1. Properly implemented flush medians reduce crashes, that’s why they get put in.

      As for having Vision Zero, those are just words. Time will tell if those words mean anything.

      1. I guess ‘properly implemented’ doesn’t include suggesting that they’re a good place for pedestrians to pause when crossing the road.

        1. Like an extra couple of metres crossing distance doesn’t matter to a pedestrian? And that the faster speeds of the cars that the median strips encourage don’t make a difference to injury outcomes? Nor that the added ambiguity they introduce – will a driver use it or not? … isn’t a hazard. Let alone that in placing median strips and claiming they are useful for pedestrians this has let engineers off the hook for providing actually safe crossing infrastructure.

          It’s all part of the killing game. The engineers putting these death traps in and then recommending them as places to pause obviously don’t take their code of ethics seriously, nor understand what it’s like crossing the road as a child or as a person with limited mobility. Hence our DSI.

        2. A well implemented median strip is better for everyone compared with a white line down the road. DSI would be higher without median strips. It is a very easy ethical choice to make.

          Pedestrians crossings every 200m are not even on the table for discussion. The locations of pedestrian crashes are so random, you could be spend millions building crossings all over the network and still make no difference in DSI because you end up missing all those random spots where the crashes happen to occur.

          The most practical option is blanket speed reduction and strong enforcement.

        3. I agree about the speeds.

          I disagree about the median strips – that space could be put to far better use. They are a NZ peculiarity.

          And children need the pedestrian crossings, regardless of speed limits and other infrastructure. It may be fine for an able bodied adult to cope without them, but every design must be for the most vulnerable.

      2. I’m not that convinced about that. They are starting to be used more as a place to overtake and to avoid queues. They are quite scary to be stuck in as a pedestrian. Maybe if everyone stuck to the road code they would be OK.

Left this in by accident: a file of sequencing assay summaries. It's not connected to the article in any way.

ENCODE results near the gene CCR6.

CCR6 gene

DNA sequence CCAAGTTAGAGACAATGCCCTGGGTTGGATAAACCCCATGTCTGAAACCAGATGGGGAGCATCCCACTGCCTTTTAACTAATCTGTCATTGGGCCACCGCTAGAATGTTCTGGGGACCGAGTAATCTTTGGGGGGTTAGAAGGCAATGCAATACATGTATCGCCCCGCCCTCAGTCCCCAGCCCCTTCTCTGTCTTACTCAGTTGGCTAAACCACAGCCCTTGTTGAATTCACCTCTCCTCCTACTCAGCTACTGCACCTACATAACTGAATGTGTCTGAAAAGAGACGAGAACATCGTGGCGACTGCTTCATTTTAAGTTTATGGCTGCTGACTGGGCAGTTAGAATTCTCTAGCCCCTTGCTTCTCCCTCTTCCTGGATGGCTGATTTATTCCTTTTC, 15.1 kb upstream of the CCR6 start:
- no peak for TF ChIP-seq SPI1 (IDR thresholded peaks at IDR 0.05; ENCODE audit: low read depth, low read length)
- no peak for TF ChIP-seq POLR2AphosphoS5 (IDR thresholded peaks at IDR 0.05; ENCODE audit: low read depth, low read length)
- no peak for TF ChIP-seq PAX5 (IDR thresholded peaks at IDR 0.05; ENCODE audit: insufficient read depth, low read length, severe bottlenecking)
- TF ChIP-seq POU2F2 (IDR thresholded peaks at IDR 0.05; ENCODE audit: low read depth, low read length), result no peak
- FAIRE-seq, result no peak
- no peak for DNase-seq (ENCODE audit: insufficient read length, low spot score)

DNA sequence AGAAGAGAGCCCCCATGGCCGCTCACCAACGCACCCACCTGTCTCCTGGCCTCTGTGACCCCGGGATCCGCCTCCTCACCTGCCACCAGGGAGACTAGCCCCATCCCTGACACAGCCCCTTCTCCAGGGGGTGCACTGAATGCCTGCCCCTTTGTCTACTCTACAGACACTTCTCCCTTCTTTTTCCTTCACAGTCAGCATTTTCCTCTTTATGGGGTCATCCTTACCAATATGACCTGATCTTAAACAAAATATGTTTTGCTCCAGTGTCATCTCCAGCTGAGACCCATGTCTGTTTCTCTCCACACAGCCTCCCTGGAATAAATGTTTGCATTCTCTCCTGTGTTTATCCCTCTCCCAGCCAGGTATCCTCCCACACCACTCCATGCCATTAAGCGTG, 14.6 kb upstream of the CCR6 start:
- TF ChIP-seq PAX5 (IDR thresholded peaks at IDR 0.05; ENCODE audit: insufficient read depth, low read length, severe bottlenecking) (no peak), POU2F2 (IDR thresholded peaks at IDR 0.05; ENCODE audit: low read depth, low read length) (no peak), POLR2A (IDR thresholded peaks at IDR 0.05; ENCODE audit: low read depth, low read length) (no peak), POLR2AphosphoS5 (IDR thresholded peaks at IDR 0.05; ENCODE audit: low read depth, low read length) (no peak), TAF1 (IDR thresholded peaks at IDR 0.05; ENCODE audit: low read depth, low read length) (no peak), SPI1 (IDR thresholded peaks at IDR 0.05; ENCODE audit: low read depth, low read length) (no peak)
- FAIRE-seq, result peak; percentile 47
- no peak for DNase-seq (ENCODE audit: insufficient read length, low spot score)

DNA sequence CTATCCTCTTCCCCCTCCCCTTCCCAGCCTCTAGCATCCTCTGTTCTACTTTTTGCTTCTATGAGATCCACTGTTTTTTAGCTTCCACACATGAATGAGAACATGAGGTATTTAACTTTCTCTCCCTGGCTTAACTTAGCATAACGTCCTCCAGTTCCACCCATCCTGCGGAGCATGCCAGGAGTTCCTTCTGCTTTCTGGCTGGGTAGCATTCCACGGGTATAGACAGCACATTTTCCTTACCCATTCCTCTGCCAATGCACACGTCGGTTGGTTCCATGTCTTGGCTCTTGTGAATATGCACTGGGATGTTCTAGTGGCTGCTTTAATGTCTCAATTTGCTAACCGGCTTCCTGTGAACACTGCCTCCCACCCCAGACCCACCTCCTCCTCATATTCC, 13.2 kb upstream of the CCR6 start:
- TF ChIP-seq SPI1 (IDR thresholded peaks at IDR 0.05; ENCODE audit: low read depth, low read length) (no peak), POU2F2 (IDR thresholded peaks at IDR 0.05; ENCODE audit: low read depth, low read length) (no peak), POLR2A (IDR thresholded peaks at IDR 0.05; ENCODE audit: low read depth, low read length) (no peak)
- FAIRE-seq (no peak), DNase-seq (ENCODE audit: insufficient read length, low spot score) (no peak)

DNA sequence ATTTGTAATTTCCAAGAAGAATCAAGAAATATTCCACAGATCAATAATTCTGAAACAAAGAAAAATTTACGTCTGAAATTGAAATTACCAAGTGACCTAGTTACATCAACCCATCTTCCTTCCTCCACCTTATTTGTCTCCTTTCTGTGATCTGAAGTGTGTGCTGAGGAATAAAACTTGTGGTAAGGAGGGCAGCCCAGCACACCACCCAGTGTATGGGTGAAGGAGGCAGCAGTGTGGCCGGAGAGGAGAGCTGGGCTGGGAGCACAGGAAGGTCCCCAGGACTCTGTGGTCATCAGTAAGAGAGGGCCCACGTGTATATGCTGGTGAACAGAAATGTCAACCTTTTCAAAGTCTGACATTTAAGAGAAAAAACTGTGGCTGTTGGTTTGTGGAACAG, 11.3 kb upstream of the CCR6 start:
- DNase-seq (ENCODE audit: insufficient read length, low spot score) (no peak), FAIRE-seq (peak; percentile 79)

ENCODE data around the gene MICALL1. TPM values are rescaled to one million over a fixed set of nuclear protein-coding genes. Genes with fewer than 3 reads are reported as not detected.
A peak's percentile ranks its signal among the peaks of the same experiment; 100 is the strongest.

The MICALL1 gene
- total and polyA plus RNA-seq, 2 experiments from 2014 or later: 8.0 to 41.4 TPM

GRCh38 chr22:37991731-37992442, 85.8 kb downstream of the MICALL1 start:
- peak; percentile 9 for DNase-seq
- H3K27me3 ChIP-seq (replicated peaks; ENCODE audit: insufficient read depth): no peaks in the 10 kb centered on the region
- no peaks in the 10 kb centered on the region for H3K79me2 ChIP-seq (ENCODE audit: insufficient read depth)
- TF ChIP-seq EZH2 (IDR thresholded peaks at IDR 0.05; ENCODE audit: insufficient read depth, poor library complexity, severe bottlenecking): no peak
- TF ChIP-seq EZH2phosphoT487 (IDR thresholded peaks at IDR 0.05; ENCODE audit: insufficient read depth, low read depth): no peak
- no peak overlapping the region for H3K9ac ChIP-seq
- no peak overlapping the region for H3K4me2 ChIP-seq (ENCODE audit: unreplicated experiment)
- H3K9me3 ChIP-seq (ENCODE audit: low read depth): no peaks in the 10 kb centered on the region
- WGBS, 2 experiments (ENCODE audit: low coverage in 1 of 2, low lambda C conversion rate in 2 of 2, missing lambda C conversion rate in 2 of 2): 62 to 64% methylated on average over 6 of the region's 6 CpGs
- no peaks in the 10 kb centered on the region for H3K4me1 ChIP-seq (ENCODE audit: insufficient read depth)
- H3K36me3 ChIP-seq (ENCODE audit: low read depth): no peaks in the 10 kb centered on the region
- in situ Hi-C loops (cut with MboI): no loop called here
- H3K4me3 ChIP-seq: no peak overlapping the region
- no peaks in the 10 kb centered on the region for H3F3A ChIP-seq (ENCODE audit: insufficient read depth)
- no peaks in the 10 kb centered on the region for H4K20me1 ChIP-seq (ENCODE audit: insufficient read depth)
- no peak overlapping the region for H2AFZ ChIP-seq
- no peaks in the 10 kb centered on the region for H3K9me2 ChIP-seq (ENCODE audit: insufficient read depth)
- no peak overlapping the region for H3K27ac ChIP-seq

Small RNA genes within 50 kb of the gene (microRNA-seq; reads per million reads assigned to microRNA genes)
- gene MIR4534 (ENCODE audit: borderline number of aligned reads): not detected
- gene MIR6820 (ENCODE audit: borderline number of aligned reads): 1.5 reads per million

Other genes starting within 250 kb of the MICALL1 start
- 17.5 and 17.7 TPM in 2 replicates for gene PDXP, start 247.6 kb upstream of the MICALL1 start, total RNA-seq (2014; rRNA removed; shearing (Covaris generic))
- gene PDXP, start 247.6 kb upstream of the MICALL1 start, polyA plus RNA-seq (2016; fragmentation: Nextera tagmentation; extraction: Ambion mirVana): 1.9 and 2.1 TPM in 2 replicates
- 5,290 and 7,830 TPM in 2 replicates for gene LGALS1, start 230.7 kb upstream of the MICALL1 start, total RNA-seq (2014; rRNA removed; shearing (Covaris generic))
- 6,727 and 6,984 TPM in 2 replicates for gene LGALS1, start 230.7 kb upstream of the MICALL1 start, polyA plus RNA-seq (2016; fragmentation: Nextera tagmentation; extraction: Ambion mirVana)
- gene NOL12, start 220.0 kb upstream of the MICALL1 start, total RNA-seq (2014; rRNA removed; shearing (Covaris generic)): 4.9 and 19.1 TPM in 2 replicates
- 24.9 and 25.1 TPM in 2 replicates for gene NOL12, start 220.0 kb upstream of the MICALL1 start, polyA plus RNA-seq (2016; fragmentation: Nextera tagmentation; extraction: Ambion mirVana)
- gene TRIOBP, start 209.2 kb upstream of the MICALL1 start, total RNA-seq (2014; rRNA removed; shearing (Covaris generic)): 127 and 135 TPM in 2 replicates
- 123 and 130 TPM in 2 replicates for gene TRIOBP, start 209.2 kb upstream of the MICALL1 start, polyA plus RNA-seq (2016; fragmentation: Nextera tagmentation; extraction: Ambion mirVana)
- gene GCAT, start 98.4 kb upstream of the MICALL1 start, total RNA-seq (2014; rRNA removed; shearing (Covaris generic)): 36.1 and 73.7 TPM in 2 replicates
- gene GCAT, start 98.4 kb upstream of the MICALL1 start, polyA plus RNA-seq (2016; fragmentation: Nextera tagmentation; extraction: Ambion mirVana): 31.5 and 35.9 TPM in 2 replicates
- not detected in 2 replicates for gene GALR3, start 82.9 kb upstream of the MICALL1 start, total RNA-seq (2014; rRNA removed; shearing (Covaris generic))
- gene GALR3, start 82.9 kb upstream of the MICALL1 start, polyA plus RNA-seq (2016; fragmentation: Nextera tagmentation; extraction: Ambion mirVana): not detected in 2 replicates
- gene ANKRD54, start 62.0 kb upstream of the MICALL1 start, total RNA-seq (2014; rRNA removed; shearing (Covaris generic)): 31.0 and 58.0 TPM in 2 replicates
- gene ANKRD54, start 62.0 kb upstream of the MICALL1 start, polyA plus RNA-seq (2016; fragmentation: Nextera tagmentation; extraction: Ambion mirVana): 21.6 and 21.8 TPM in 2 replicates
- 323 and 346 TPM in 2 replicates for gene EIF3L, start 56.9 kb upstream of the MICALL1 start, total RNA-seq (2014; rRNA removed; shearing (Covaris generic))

I much prefer hard medians with nice planted trees. Any reason not to have those?

    1. Needing to start somewhere is a really key point, isn’t it? Indianapolis seems like a basket case, but who knows how quickly they could transform their networks if they monitor this well and inform the public well about the benefits.

      When you see the rapid expansion of quality transit in cities that suddenly acquire good leadership or where the dictatorship suddenly understands transport, it shows what is technically possible.

      The only thing holding Auckland back is fear of resistance to change – and most of that wouldn’t be there if Council and AT had simply used best practice around managing change.

  4. This what Auckland should be being doing now with dedicated bus lanes, bus ways, bus priority traffic phasing and so on instead of the current mickey mouse bus operations.

    To me, there is no reason for Auckland to have a 4 line BRT using battery buses.

    The difference between Indianapolis and Auckland, Indianapolis has one entity that owns and operates the buses, employs the drivers and owns its depots unlike like Auckland, which has multiple bus companies contracted to operate services who employs their drivers, operate their own depots , etc that has created un coordinated bureaucracy.

  5. Lincoln Road in west Auckland with its planned upgrade that I understand is to put in central barrier, and remove right turning would seem like could be an ideal trial road.
    It also may help Ambulances get to the hospital faster.

  6. Hey, could be wrong but I thought Indianapolis had a population of roughly 800,000. Just wondering where you got that stat?

    1. It’s metropolitan population is 2 million. It’s a bit like pre-amalgamation Auckland City’s population was just under 400,000 but in reality it was the centre of a metro area with around 1.3 million (1.6 million now).

    2. In the USA a Metro area includes the urban core but also autonomous towns and even the rural bits where people live and have a connection with the core (or at least someone thought they had a connection). So as Jezza says it is a bit like our Auckland Council which includes a huge rural area that have little to do with the city as well as the urban parts.